It was the big news around campus, around Connecticut and eventually, around the college hockey world.
On Tuesday, Oct. 16, in the men’s ice hockey game between in-state rivals Quinnipiac and UConn, Quinnipiac’s junior defenseman Brogan Rafferty delivered a crushing hit to UConn freshman forward Ruslan Iskhakov.
[media-credit name=”Screenshot courtesy of Q30 Television” align=”alignright” width=”300″][/media-credit]Iskhakov immediately fell to the ice, appearing unconscious, and he eventually had to get stretchered off. Rafferty was given a five minute major penalty for charging and a game misconduct, meaning he was kicked out of the game.
UConn released a statement the morning after on Wednesday, Oct. 17.
“Ruslan Iskhakov was transported to the hospital from the arena during last night’s game at Quinnipiac for precautionary reasons. All tests were normal and he was released from the hospital. He is currently back on campus in Storrs and is doing well. He will be evaluated on a game-by-game basis with no timetable set for a return,” according to the statement.
I first want to make it clear that I am glad that Iskhakov is okay and I hope he recovers fully. You hate to see any player go down after a hit like that.
He’s a player with a lot of potential and a bright future ahead of him. Only a freshman at UConn, the Moscow, Russia native was drafted by the New York Islanders in the second round of the 2018 NHL Draft. He also had a goal and an assist in his first game with UConn.
After this hit occurred, many people tweeted out their thoughts. There was a mix of reactions, as some said that while it was a vicious hit, it was clean, while others felt as though Rafferty intentionally hit Iskhakov in the head in a malicious fashion.
While I feel for Iskhakov, I agree it was not a dirty play by Rafferty. In my opinion, it was a clean hit.
Now before I get into the details of the hit, I don’t want anyone to assume that I am just your regular hockey fanatic and am basing this all on just what I have seen from the videos. First, I was at the game and I am a first-hand witness to the hit and everything that occurred after.
Second, and most important, is outside of playing hockey for over fifteen years, I am also a certified USA Hockey official. I have been officiating high school kids and U-18 teams for four years now. While, I have not officiated at the NCAA level, most of the rules are transferable and what I have learned is the most of the same material at the NCAA level.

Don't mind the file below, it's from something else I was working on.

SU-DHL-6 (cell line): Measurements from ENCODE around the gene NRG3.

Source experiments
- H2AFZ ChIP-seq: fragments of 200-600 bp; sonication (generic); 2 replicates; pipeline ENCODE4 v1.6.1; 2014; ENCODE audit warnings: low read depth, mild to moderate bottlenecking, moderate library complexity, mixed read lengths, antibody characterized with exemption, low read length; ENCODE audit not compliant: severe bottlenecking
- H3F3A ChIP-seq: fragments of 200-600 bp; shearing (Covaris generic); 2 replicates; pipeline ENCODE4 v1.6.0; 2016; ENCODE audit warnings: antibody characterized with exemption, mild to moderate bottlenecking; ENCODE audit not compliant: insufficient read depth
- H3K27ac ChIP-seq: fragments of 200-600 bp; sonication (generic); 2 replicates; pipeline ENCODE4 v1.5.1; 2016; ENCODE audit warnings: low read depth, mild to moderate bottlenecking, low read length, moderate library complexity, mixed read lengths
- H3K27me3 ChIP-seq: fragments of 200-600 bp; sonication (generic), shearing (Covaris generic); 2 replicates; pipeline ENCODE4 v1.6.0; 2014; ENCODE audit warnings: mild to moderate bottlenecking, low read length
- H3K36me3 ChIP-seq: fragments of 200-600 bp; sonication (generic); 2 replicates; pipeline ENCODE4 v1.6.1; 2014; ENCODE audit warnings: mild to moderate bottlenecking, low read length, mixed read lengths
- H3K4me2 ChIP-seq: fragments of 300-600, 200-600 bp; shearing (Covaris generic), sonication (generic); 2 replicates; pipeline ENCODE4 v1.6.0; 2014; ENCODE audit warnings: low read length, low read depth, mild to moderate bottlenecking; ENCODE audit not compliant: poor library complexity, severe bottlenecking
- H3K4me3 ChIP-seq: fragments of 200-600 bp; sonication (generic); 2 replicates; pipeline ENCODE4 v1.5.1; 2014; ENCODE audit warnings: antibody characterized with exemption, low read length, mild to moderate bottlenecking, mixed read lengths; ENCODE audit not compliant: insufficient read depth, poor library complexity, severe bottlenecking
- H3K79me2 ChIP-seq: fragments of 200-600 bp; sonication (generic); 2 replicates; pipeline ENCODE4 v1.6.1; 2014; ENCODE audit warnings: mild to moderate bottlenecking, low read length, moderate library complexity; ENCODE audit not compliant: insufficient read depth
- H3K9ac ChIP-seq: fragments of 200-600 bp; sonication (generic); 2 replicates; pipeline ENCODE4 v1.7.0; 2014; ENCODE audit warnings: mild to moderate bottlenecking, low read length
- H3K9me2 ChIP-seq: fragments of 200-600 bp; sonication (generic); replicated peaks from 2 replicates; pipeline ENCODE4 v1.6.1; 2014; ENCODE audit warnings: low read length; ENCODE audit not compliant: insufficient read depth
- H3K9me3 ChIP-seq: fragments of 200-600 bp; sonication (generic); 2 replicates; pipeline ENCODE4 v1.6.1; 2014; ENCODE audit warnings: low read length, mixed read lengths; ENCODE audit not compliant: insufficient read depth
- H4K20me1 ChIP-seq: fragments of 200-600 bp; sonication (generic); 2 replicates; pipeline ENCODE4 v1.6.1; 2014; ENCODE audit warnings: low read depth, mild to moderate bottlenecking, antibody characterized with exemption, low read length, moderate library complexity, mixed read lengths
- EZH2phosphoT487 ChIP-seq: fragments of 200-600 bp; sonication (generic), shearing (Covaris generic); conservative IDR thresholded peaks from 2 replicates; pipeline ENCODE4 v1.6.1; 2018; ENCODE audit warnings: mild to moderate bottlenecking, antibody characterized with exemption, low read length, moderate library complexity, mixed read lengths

I have gone to multiple seminars and meetings and have learned specifically what to look for when it comes to big hits like the one that occurred with Rafferty and Iskhakov. It’s a major talking point, especially nowadays with the increasing awareness of concussions and head injuries.
So while I’m not perfect in my analysis, I’m also not your average hockey fan basing my opinion on general hockey knowledge.
In the specific play of discussion, Iskhakov was skating into the Quinnipiac defensive zone as the only UConn player on the rush. It was only him, two Quinnipiac defenders and a Quinnipiac forward that was backchecking on the play.
Iskhakov handled the puck, came across the blue line and entered the Quinnipiac defensive zone. He cut towards the middle of the ice, Rafferty stepped up and delivered the hit.
Iskhakov never saw him coming.
It wasn’t because it was a blindsided hit. Iskhakov did one of the biggests no-no’s in hockey. He was carrying the puck with his head down.
It’s one of those things that you’re taught at the youth levels, especially when body checking is being entered as a part of the game. You need to keep your head up in order to see who is coming at you so you will have the ability to either brace for a hit or avoid it entirely.
The other thing Iskhakov did that caused the hit was the fact that he cut to the middle. I mentioned that he was the only UConn player on the rush. In this situation you are presented as a player with three options: to carry the puck wide along the boards, to shoot the puck into the zone or to go to the middle of the ice.